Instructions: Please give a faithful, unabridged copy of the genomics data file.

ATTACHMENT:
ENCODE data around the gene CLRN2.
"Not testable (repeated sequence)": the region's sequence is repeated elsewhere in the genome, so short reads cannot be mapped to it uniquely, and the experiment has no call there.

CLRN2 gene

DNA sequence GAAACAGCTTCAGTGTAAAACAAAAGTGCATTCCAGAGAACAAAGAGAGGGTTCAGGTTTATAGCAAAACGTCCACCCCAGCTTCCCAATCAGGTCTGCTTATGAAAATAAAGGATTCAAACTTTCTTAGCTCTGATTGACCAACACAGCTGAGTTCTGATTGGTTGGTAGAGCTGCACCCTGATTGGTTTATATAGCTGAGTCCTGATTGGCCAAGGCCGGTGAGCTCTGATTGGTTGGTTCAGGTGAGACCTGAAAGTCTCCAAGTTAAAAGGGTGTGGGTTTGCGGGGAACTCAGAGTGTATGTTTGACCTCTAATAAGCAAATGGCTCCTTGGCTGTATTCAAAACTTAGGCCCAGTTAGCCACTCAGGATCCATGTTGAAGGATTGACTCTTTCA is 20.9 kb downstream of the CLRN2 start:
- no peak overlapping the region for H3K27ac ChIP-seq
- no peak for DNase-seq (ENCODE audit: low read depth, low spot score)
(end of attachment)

ENCODE data around the gene CLRN2.
"Not testable (repeated sequence)": the region's sequence is repeated elsewhere in the genome, so short reads cannot be mapped to it uniquely, and the experiment has no call there.

CLRN2 gene

DNA sequence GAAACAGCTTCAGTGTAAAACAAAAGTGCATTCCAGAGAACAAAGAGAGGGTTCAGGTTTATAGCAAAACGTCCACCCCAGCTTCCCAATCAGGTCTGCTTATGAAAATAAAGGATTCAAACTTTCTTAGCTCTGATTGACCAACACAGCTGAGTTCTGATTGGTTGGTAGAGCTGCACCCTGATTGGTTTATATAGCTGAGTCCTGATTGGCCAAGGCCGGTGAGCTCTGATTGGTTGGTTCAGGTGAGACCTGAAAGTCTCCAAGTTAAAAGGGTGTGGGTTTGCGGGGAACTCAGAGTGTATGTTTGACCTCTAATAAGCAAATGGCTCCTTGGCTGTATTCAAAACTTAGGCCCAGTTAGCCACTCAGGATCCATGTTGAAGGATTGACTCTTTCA is 20.9 kb downstream of the CLRN2 start:
- no peak overlapping the region for H3K27ac ChIP-seq
- no peak for DNase-seq (ENCODE audit: low read depth, low spot score)